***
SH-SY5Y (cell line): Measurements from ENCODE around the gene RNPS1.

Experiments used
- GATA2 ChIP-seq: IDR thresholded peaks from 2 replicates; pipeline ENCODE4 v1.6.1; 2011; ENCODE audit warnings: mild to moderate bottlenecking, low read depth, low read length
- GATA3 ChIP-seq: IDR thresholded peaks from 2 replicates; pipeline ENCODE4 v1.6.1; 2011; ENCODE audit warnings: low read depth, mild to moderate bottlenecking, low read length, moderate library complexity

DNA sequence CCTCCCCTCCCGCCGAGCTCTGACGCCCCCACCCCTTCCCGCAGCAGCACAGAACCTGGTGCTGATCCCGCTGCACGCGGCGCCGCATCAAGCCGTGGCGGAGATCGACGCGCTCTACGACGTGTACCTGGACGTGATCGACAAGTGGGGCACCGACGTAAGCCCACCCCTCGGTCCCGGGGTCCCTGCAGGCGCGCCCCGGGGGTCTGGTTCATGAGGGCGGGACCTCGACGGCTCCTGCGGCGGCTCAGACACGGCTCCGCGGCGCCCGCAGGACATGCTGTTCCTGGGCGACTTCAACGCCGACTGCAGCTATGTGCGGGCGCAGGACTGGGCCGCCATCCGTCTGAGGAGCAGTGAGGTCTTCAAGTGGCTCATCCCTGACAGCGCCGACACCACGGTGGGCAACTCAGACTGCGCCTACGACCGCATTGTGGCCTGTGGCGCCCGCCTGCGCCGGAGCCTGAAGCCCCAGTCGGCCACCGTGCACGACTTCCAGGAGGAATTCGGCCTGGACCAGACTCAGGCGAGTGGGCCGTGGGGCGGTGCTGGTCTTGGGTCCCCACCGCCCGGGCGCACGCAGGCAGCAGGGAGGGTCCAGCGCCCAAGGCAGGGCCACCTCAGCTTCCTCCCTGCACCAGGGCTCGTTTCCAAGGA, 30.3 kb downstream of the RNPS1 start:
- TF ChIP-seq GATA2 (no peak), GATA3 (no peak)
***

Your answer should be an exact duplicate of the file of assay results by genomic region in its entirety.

SH-SY5Y (cell line): Measurements from ENCODE around the gene RNPS1.

Experiments used
- GATA2 ChIP-seq: IDR thresholded peaks from 2 replicates; pipeline ENCODE4 v1.6.1; 2011; ENCODE audit warnings: mild to moderate bottlenecking, low read depth, low read length
- GATA3 ChIP-seq: IDR thresholded peaks from 2 replicates; pipeline ENCODE4 v1.6.1; 2011; ENCODE audit warnings: low read depth, mild to moderate bottlenecking, low read length, moderate library complexity

DNA sequence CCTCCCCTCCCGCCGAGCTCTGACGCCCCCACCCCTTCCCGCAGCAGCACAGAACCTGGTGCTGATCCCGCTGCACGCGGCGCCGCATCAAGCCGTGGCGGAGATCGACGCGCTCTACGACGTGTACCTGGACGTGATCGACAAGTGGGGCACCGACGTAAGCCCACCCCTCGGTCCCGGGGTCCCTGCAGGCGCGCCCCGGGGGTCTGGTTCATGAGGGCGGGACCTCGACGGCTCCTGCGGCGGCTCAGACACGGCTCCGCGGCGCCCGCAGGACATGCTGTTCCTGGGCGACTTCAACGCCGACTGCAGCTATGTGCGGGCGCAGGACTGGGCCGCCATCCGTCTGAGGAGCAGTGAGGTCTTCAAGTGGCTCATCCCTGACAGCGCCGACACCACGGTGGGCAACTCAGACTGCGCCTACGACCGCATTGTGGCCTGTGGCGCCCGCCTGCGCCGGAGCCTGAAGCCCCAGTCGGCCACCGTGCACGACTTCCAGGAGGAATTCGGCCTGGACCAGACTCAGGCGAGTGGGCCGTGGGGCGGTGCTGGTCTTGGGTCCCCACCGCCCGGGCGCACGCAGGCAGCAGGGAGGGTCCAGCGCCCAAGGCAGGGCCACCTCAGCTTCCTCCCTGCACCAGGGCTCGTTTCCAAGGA, 30.3 kb downstream of the RNPS1 start:
- TF ChIP-seq GATA2 (no peak), GATA3 (no peak)